The future air transport system will be confronted with new challenges: it must be sustainable, safer, greener, more secure and time / cost effective (Flightpath 2050, EU White paper on transport, IATA Technology Roadmap). All these have influences on the aircraft take-off and landing (TOL) processes. To improve it, there are several methods and techniques. However, most of them implement only marginal modifications, and thus lead to marginal gains. Therefore, to meet the challenging targets of air transportation, radically new and innovative technologies, methods and structural solutions are required.
One of the innovative idea that came out of the Out-of-the-Box Project, is to use ground-based power to launch and recover and aircraft. It is seen as one of the most promising potential technology, as it cuts the required engine take-off thrust and reduces the aircraft empty weight, which will considerably lower the noise as well as the emitted chemical emissions. Airbus gave some thoughts recently, but it restricts itself to ground assisted take-off of conventional aircraft.
From the various technologies to perform ground-based TOL GABRIEL is based on magnetic levitation, as preliminary investigations showed that this could bring of the best benefits for the present and future air transportation.
If take-off and landing on a maglev pad would prove to be feasible, safe and economical, this unique and radically new solution could reduce aircraft fuel consumption, since aircraft weight can be reduced as no undercarriage will be needed, less fuel needs to be carried on board and engines can be smaller as less thrust is required. Using ground power will also reduce the environmental impact with lower noise and emitted emissons. In addition, airport capacity can be increased by introducing multiple launch and recovery ramps thus alleviating the problem of limited runway capacity in Europe. Such idea of flying without a landing gear and use ground-based power to assist the aircraft take-off and landing processes is now also a part of the IATA’s technology roadmap.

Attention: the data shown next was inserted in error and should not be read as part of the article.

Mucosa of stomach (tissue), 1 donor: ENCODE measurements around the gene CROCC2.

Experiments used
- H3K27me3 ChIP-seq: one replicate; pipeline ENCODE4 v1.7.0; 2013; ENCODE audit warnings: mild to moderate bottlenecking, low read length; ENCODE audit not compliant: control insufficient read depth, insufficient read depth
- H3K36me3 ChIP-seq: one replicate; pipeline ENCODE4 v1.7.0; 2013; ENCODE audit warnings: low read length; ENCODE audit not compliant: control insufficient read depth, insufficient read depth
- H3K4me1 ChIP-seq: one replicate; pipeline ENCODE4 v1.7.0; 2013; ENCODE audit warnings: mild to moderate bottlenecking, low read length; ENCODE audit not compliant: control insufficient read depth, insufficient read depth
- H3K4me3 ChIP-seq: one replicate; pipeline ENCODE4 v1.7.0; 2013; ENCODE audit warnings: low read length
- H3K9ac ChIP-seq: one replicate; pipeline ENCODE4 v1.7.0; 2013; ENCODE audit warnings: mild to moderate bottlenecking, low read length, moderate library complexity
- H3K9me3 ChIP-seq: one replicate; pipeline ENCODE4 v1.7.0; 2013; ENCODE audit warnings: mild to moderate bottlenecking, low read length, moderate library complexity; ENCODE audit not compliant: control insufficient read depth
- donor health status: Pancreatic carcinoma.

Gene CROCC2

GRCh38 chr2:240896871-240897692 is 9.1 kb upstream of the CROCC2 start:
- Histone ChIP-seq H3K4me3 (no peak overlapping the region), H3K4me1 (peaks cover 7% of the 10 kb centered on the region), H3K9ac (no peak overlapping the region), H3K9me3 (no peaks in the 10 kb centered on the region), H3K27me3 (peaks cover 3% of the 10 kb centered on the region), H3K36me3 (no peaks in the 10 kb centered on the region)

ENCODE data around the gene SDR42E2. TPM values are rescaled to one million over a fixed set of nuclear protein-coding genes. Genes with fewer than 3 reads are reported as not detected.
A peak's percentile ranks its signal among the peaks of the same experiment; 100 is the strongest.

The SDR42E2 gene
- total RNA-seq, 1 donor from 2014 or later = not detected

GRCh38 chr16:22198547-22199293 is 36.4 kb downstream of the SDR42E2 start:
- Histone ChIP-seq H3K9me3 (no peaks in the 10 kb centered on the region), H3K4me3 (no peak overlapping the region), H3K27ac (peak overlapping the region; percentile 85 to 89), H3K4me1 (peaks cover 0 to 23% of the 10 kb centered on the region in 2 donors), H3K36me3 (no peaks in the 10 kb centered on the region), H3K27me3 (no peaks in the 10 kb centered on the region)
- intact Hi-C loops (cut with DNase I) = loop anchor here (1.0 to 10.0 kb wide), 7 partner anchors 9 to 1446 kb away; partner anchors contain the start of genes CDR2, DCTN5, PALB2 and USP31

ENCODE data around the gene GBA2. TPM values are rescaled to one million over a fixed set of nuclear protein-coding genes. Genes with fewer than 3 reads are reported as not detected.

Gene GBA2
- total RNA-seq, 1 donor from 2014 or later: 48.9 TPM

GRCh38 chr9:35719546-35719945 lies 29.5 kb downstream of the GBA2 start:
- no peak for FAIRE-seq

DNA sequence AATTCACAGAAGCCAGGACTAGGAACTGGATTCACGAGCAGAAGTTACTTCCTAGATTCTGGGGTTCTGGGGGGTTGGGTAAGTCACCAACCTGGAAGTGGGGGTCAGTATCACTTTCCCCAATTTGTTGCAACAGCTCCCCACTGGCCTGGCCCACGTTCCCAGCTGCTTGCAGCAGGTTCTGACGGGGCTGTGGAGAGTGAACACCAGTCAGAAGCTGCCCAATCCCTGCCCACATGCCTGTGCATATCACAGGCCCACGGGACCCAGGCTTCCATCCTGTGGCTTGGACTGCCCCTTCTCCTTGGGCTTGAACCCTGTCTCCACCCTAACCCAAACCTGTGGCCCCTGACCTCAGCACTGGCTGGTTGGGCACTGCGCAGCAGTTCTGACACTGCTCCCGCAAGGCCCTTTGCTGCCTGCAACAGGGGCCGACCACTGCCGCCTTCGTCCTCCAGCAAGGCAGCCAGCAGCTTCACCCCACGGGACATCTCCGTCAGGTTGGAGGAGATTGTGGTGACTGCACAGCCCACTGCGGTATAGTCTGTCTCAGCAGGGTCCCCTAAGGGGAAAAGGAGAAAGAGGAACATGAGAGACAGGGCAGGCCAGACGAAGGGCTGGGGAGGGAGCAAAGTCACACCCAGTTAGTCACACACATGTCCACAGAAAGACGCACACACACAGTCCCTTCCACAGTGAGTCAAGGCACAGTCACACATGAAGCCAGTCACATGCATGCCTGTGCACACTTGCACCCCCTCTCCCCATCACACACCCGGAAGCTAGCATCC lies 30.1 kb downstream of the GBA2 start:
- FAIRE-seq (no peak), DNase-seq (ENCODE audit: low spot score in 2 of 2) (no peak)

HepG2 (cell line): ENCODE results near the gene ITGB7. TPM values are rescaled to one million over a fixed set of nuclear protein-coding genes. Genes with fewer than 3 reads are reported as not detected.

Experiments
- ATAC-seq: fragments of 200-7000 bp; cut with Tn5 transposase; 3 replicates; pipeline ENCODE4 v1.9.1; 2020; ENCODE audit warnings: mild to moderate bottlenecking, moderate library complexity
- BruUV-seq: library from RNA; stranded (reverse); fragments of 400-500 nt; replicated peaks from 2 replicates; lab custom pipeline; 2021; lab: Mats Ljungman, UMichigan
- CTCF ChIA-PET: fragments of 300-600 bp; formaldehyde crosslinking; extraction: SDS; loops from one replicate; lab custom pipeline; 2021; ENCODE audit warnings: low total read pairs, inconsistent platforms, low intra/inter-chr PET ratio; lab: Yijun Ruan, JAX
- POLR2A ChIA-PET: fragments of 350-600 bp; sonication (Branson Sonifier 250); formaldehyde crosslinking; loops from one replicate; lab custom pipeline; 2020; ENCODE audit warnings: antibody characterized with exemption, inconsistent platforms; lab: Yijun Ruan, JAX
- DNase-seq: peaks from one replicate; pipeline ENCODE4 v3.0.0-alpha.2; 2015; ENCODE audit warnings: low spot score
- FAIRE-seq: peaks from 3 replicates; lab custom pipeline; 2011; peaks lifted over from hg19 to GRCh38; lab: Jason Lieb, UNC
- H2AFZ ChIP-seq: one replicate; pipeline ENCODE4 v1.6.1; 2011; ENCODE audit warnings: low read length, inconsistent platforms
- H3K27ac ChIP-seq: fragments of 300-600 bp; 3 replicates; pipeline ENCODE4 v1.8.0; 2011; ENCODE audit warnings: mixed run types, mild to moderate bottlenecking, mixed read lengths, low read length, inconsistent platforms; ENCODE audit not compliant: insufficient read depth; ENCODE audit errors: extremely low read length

GABRIEL investigates if magnetic levitation assisted take-off and landing is feasible, safe and cost effective.
The project also studies the feasibility of launch and recovery in connection to operating limits and aircraft flight controls. Operational, safety, and cost-benefit related issues are studied extensively. A small scale test is designed to validate, assess the feasibility and estimate the limits of the assisted take-off and landing concept. The potential problems at emergency landings will be addressed, especially landing at airports not being equipped with the envisioned magnetic levitation systems/rails.
GABRIEL is a typical “out of the box” project that involved 12 partners from 7 European countries. The project lasted for 36 months
Following a successful final meeting, the Gabriel project closed on the 31st of August 2014. The main results of the project are shown below. Please contact us for details.
- Concept was validated on a maglev track, results were quantified
- GABRIEL provides outstanding benefits (savings):
|Area of benefit||Values|
|Weight||9.3% saving for take-off weight, 18.1% for total fuel weight|
|Fuel consumption||79.6% reduction for take-off, 8.2% for the en-route, 60% for the LTO|
|Emissions at the airport region||decreasing by 58% CO2, 60% NOX for LTO|
|Noise at the airport region in terms of area affected||reduction by 64% for take-off, 19.7% for landing|
|Sustainability||increasing by 8.75%|
|Cost-benefit- total cost savings per cycle||total cost savings per cycle 1.579,26 €|
The concept needs further analysis on the following items:
- rendezvous control system, emergency landings,
- airport flexibility aspects (stand-alone or combined operations, benefits),
- suitability for different kind of aircraft
- cart-sledge system and the connection mechanisms,
- certification issues
The consortium has created an animation for better understanding of the concept: